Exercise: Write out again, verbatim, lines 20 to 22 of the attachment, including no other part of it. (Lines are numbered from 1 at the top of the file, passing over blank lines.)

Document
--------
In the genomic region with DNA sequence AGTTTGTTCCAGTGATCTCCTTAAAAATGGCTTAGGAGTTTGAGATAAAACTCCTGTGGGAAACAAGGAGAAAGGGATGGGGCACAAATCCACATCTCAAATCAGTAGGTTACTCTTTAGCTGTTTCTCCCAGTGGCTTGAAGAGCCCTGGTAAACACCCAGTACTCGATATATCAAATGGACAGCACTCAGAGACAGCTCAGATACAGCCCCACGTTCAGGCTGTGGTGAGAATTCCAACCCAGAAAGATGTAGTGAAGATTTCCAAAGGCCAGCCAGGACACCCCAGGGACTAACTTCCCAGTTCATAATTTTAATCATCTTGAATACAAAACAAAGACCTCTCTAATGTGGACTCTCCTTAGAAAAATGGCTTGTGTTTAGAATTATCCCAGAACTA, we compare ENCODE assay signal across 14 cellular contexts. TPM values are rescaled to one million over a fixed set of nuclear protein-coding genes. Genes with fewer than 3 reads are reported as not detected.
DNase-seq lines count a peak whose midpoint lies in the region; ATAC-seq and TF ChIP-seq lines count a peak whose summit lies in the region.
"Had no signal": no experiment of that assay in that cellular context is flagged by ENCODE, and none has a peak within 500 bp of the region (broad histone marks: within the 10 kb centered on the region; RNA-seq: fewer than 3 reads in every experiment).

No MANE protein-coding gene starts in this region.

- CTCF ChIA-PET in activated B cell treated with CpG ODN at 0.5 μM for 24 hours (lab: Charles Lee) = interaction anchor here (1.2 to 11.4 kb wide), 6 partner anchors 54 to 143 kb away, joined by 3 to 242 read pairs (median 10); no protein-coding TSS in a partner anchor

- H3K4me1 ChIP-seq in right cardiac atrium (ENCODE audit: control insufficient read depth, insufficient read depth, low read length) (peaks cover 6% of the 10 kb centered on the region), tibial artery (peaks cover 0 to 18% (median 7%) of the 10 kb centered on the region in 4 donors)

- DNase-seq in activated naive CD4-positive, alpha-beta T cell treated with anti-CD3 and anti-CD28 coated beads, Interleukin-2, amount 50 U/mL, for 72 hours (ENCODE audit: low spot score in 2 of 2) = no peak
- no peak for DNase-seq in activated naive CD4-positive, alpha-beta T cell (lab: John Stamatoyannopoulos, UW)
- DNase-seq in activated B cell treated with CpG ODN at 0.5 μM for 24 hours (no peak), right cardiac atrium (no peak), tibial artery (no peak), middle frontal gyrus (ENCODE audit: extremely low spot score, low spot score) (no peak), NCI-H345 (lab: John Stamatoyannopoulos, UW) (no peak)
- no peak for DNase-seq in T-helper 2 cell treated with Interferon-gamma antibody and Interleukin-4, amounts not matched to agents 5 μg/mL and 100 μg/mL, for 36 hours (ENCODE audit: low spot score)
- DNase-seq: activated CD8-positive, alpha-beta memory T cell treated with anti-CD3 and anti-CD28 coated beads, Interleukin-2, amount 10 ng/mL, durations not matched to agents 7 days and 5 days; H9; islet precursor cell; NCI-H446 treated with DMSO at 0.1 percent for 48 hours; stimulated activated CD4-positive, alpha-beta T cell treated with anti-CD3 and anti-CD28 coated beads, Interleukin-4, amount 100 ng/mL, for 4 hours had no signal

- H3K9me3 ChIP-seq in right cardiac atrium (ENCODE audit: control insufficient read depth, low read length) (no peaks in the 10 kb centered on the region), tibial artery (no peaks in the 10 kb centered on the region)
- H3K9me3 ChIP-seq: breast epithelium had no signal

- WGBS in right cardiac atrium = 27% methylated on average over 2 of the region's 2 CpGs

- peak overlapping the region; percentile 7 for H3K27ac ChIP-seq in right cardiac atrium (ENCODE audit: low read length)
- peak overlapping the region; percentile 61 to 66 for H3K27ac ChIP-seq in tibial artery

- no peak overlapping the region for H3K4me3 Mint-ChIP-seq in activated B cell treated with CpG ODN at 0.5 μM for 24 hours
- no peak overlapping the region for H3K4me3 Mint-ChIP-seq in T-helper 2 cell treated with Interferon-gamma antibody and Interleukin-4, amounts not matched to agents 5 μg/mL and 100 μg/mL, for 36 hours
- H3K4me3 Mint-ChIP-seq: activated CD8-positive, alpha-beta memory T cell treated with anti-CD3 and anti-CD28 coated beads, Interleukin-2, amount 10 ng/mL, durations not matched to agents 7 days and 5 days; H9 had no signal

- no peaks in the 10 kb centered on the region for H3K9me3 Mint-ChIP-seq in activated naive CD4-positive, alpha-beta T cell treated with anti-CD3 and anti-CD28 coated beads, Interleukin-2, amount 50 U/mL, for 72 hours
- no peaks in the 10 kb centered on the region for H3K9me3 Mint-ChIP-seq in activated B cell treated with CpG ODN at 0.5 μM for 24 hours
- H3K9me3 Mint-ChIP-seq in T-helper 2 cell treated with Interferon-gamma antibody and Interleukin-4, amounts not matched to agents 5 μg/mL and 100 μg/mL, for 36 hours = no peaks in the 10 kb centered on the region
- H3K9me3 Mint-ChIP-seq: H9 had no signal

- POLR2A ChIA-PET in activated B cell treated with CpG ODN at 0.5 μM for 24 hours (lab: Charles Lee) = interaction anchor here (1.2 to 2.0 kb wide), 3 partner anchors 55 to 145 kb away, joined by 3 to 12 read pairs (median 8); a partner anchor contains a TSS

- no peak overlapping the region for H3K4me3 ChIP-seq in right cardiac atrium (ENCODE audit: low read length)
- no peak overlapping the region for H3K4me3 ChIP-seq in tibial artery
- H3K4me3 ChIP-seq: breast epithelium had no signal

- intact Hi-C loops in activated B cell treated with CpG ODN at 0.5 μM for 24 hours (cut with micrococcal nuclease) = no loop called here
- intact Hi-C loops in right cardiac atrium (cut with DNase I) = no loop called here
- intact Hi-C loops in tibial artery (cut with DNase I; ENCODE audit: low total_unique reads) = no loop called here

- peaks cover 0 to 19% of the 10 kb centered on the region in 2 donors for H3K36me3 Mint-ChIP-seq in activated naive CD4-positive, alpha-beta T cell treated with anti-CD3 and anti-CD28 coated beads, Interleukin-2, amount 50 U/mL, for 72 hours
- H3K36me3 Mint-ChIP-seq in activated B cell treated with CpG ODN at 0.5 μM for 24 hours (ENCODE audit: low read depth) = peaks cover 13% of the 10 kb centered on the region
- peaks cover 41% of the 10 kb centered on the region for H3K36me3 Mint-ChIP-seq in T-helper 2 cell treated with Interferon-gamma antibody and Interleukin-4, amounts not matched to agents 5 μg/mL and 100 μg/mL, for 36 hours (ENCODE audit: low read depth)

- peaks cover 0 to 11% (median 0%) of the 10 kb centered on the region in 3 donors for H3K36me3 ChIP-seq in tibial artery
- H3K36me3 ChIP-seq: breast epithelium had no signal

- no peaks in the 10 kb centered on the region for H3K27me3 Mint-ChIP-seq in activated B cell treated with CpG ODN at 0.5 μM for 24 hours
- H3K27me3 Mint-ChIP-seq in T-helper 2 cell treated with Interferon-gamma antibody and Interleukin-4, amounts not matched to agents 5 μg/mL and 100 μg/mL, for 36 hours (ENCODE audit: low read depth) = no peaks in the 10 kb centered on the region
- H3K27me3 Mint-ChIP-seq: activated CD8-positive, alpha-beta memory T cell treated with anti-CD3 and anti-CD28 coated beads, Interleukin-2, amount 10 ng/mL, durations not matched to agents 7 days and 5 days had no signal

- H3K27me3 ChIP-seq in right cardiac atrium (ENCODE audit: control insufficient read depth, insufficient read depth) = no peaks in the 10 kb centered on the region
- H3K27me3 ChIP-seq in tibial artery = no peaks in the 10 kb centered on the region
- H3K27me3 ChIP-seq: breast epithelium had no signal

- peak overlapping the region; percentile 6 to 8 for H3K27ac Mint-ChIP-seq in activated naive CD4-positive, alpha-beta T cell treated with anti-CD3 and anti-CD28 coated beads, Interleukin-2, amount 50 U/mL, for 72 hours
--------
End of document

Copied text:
- no peaks in the 10 kb centered on the region for H3K9me3 Mint-ChIP-seq in activated naive CD4-positive, alpha-beta T cell treated with anti-CD3 and anti-CD28 coated beads, Interleukin-2, amount 50 U/mL, for 72 hours
- no peaks in the 10 kb centered on the region for H3K9me3 Mint-ChIP-seq in activated B cell treated with CpG ODN at 0.5 μM for 24 hours
- H3K9me3 Mint-ChIP-seq in T-helper 2 cell treated with Interferon-gamma antibody and Interleukin-4, amounts not matched to agents 5 μg/mL and 100 μg/mL, for 36 hours = no peaks in the 10 kb centered on the region